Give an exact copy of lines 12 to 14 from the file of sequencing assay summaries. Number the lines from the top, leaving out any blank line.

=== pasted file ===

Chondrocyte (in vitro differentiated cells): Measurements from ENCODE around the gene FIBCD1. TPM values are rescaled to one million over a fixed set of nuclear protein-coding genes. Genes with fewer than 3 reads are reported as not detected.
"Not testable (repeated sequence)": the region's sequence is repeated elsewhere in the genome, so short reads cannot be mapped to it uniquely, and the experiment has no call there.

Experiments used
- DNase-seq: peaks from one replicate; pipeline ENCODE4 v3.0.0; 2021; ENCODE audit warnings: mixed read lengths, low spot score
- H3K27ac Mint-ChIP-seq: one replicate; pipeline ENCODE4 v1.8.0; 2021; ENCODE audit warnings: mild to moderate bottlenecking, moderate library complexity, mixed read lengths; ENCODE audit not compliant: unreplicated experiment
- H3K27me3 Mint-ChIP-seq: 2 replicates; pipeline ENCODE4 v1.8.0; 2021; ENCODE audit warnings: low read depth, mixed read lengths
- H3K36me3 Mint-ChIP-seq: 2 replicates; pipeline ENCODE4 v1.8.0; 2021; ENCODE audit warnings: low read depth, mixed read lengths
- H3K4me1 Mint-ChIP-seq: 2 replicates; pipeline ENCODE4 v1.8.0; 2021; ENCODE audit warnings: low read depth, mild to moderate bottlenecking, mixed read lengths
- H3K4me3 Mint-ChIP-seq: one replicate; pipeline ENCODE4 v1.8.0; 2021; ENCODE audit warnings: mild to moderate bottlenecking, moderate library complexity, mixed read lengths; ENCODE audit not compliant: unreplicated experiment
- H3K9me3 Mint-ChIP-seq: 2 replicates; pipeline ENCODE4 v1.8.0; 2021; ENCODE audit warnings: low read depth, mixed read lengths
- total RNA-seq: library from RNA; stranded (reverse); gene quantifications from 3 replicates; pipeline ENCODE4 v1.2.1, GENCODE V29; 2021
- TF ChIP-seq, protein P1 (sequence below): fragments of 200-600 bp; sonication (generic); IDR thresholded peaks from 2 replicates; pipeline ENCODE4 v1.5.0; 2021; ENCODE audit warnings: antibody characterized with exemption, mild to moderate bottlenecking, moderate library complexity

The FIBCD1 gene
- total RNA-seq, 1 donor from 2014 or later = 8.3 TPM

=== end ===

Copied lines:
- TF ChIP-seq, protein P1 (sequence below): fragments of 200-600 bp; sonication (generic); IDR thresholded peaks from 2 replicates; pipeline ENCODE4 v1.5.0; 2021; ENCODE audit warnings: antibody characterized with exemption, mild to moderate bottlenecking, moderate library complexity

The FIBCD1 gene
- total RNA-seq, 1 donor from 2014 or later = 8.3 TPM